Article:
Haiyan - Yolanda Typhoon in Philippine Islands

Samar is the large, eastern-most island in the mid-Philippines. At its northern tip is the infamous San Bernandino Strait where Japanese Admiral Kurita snuck behind Halsey’s fleet in Oct 25, 1944, and was able to attack the American landing forces off southeastern Samar, which only had a handful of jeep-carriers and destroyers for protection. And they drove the Kurita battleships off.

Due south is the Surigao Strait where, on the night before (Oct 24, 1944), two Japanese battle fleets were sunk by American Admiral Oldendorf’s old battleship line in a midnight “crossing of the T” - the last naval engagement where battleships faced each other.

Southwest of Samar is Leyte Island, where MacArthur had his cameras rolling for his repeated “I have returned” publicity tour.

Tacloban is the major city that connects the two islands.

Cebu is the next largest island to the southwest, and almost directly in mid-Philippines.

All of these islands ARE mountain-tops, by the way, rising from some of the deepest parts of this planet’s ocean floors. Some lands are now mesas, but many of the islands still have ridges and peaks. As Hubby says, however, “Think ‘landslide’.” The populated slopes on these islands often look like Brasilian hillside shanty-towns, only flimsier because the Wet and Typhoon Seasons are more constantly damaging.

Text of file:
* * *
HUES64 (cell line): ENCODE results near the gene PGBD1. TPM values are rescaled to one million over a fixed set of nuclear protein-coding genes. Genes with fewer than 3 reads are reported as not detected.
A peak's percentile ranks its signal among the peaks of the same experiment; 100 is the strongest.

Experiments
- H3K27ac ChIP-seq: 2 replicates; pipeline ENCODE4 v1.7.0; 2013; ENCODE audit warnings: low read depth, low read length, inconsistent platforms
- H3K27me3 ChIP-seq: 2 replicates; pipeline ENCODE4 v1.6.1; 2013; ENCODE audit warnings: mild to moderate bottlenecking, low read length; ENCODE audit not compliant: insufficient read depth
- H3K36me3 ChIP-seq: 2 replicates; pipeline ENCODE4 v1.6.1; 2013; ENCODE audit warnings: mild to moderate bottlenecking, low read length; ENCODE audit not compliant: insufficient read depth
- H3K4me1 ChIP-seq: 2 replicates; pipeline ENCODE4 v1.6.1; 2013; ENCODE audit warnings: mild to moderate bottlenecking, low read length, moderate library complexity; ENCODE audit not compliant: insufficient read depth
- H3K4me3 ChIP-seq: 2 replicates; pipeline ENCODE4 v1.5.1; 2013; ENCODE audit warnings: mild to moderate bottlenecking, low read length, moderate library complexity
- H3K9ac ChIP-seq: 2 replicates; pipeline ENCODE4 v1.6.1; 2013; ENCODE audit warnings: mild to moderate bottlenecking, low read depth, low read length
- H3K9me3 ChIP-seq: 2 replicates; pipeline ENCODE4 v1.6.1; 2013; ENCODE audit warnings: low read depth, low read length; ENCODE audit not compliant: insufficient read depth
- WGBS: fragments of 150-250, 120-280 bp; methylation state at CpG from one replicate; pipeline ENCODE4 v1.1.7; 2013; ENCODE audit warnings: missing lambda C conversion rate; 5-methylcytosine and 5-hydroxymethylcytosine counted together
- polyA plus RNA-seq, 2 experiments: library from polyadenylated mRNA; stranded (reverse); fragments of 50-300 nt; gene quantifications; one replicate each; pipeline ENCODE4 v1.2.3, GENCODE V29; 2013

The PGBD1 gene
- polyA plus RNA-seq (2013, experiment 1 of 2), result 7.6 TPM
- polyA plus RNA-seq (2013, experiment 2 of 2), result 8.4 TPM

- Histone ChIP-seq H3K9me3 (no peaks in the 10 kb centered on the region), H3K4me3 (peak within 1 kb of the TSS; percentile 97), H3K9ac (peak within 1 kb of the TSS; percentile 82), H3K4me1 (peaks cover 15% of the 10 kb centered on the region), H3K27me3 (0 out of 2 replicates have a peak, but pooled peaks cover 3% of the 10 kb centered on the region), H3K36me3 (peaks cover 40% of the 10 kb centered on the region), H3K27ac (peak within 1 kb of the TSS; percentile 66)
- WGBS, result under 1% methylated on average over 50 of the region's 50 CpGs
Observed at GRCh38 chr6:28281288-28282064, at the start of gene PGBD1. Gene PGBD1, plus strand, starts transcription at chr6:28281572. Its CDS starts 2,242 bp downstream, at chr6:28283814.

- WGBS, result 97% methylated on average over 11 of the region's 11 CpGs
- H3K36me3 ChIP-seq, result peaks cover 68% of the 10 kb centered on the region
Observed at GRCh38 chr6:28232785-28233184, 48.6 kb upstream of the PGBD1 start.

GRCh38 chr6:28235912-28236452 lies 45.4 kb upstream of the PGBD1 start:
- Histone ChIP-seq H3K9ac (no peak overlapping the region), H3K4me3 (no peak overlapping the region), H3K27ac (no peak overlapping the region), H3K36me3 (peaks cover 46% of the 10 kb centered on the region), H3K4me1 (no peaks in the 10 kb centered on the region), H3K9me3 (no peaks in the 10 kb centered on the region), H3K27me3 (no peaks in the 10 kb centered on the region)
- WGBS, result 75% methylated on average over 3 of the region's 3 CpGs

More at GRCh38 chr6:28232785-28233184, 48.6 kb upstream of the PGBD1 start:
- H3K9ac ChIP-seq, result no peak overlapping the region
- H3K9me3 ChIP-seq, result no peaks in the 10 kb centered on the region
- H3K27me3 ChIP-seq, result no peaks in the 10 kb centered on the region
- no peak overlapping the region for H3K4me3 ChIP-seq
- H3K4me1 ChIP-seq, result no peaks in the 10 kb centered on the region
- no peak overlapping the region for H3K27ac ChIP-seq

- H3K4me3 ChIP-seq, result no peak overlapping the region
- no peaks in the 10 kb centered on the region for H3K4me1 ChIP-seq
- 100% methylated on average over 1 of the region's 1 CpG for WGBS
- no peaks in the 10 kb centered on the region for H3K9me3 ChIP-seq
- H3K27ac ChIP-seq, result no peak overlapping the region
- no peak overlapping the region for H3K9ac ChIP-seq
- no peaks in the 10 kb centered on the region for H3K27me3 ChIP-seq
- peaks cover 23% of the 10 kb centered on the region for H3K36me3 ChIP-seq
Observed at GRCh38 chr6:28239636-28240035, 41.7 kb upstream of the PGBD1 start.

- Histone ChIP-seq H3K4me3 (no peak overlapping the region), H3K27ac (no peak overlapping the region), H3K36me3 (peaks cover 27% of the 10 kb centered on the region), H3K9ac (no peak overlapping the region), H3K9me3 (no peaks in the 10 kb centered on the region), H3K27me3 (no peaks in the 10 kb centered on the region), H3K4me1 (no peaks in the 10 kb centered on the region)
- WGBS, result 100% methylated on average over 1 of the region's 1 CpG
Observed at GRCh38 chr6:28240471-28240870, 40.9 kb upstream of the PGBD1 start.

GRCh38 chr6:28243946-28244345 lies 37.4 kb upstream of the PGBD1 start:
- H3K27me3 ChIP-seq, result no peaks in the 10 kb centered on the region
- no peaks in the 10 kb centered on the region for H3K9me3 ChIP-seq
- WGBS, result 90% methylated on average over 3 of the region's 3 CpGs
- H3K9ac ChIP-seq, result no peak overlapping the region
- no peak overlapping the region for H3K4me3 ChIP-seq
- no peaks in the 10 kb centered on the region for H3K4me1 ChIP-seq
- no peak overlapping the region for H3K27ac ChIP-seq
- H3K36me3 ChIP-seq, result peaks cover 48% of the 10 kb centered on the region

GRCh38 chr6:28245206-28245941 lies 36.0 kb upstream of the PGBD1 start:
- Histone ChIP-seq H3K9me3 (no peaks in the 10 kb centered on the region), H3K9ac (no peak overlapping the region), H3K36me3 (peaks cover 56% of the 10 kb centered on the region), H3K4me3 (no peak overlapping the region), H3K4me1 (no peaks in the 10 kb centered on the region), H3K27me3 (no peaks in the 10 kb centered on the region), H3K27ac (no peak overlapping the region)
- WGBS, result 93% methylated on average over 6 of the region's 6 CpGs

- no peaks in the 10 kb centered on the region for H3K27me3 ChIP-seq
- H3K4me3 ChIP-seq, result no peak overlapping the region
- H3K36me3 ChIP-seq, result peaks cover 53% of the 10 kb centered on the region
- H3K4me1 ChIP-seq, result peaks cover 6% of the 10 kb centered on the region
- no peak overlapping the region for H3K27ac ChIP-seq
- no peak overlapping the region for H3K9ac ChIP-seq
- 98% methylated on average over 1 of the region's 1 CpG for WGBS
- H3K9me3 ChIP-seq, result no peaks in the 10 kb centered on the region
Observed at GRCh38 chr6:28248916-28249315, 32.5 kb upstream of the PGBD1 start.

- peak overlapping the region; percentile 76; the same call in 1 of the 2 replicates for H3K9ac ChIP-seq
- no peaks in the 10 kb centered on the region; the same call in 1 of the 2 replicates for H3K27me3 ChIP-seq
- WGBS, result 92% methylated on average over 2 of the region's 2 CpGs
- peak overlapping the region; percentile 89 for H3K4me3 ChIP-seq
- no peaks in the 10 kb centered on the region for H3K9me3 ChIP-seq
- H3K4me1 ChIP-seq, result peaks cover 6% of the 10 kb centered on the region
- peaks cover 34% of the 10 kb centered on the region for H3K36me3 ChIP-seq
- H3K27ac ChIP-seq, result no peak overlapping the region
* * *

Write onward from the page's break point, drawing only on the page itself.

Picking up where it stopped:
North of Samar has the island with Legazbi CIty, and I’ve seen news of massive destruction up there, too, so it seems like the typhoon probably smashed thru the entire center with so many tiny, low-lying islands and small fishing villages.

I suspect the number of severely damaged communities outnumbers the quantity of available aircraft, much less relief ships (probably in the few hundred, total. I suspect they are probably thousands of towns and villages are damaged.)

We flew into Manilla in the Winter, 2003 and then down to Tacloban, picked up a small yacht and sailed into the central seas to Cebu. A wonderful two-week trip, full of coral-mesa diving and fantastic tropical-paradise experiences. Every island was like that, but every community had a shanty-town that reminded me of their historic livelihoods - fishing, the sea, and turistas were something new.

I haven’t found photos of the hillside areas, butthese photos show a few lowland cities’ destruction. I suspect the slope-destruction is so massive that no one can get to them yet.

The YouTube video pages has been lengthening by the hour. I found a small fly-over video two hours ago and now it’s buried at least 10 pages deep.

These remind me of the day-after of the Japanese Tsunami, although fortunately it’s not snowing on the Filipinos. And they are missing the radioactivity possibilities. But the number of face-covering masks and kerchiefs. Very telling.

Excellent post Christine.

A huge challenge faces the forces for good. I really hope the world’s leaders get their priorities right in the coming days.

Here in the UK we are just about to have another ‘Children in Need’ fund raising day, which typically raises 10’s of millions of pounds for UK charities. I cant see this as a priority at the moment.

Regds, JR

It’s terrible all this and my heart very definitely goes out to all the people that have been affected. :frowning: